Rachel looked around. “Uh, sitting and talking to you?”

“Right, that’s what you’re doing, but why are you doing that?”

Rachel smiled, “Because I wanted to get away from my family for an hour, and this seemed right up my alley?”

Tom shook his head, “No, if you believe in libertarian free will that’s not true.”

Rachel cocked her head, “What do you mean?”

“If free will is true, the only explanation of your behavior is that you chose to be here. It has to be the case that you really could have chosen not to be here, that you had reasons to go and reasons to stay and in a moment completely divorced from the rest of causality, you decided to be here instead of with your family.“

Rachel felt a little confused. No this was almost worse than confusion. She was starting to almost feel like she was watching this conversation happening, like it wasn’t her moving her lips. It was surreal, but she pushed through.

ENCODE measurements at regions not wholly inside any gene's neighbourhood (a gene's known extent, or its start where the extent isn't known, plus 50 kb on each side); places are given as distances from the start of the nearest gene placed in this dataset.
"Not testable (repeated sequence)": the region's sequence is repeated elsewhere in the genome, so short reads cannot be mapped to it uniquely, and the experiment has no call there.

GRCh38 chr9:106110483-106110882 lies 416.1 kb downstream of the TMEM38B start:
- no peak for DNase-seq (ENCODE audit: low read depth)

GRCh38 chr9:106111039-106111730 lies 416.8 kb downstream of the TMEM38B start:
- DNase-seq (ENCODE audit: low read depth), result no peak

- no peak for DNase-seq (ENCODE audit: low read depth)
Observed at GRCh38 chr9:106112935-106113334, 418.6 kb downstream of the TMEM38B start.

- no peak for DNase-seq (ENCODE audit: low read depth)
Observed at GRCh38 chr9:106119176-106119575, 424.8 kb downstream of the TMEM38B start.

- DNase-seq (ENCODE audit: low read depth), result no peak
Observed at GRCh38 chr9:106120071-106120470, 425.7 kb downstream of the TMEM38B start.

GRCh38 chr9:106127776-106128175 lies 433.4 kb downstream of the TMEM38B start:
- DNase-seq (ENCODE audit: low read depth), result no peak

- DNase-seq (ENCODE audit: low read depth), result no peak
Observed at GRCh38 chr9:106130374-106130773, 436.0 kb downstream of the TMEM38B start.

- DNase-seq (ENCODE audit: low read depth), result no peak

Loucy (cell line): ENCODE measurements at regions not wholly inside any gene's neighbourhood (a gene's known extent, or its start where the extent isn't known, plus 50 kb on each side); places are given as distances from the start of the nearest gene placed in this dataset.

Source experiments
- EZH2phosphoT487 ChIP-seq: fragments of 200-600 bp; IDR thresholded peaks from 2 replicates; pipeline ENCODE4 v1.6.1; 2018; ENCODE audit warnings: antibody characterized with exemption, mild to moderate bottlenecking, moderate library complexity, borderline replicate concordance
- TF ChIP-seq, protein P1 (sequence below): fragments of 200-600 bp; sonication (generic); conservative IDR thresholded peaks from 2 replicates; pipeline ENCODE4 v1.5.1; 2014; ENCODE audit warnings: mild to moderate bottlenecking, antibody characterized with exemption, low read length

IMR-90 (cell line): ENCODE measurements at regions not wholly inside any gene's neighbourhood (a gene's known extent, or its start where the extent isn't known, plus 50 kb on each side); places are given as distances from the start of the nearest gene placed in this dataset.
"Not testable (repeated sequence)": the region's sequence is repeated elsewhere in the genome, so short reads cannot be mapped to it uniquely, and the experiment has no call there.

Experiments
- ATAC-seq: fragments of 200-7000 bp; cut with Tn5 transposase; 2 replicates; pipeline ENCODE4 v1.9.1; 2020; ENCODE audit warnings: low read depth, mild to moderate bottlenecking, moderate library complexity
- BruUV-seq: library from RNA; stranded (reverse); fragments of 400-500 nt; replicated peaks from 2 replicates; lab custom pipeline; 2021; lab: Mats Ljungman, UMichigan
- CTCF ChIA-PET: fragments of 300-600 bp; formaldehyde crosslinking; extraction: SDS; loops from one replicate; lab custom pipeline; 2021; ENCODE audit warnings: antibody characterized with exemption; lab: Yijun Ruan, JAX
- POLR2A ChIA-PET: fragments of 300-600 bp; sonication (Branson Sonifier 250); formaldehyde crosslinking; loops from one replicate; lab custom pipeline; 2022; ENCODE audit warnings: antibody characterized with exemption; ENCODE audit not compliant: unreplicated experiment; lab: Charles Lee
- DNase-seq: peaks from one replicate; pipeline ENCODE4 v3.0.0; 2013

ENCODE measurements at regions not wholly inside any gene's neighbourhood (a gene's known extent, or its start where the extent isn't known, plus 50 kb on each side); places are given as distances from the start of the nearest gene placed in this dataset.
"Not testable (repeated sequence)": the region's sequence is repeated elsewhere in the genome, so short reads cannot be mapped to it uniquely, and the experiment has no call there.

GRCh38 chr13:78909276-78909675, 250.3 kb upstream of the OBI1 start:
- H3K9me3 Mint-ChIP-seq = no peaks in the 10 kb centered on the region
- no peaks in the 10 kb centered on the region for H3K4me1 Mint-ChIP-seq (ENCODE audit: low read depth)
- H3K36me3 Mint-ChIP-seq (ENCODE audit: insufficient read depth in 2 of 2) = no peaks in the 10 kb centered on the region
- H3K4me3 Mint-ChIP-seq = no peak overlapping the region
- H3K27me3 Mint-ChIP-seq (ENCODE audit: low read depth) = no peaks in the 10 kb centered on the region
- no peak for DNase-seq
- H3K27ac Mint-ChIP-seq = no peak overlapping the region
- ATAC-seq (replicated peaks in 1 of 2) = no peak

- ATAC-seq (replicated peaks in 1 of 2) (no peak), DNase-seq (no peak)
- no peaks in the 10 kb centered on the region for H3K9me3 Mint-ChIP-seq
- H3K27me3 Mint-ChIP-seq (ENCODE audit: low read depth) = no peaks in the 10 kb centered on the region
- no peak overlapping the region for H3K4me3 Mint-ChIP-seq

“No, that can’t be right,” she said. “I mean, I do think that my decision wasn’t caused by the reasons I had for doing my action, but they could have contributed, right?“

Tom shrugged, “I don’t think so. If you have free will, there’s... something in you that’s choosing your actions. But it’s not you, it can’t be. If it was you making your decisions, they’d be determined by something—your character, your desires, the intellectual reasons you can think of for doing things. But if those things only contribute, if they don’t determine your actions, then the ultimate decider in you isn’t you. It’s this weird alien force that really decides what you’re going to do, and most of the time it’s polite enough to follow your input.“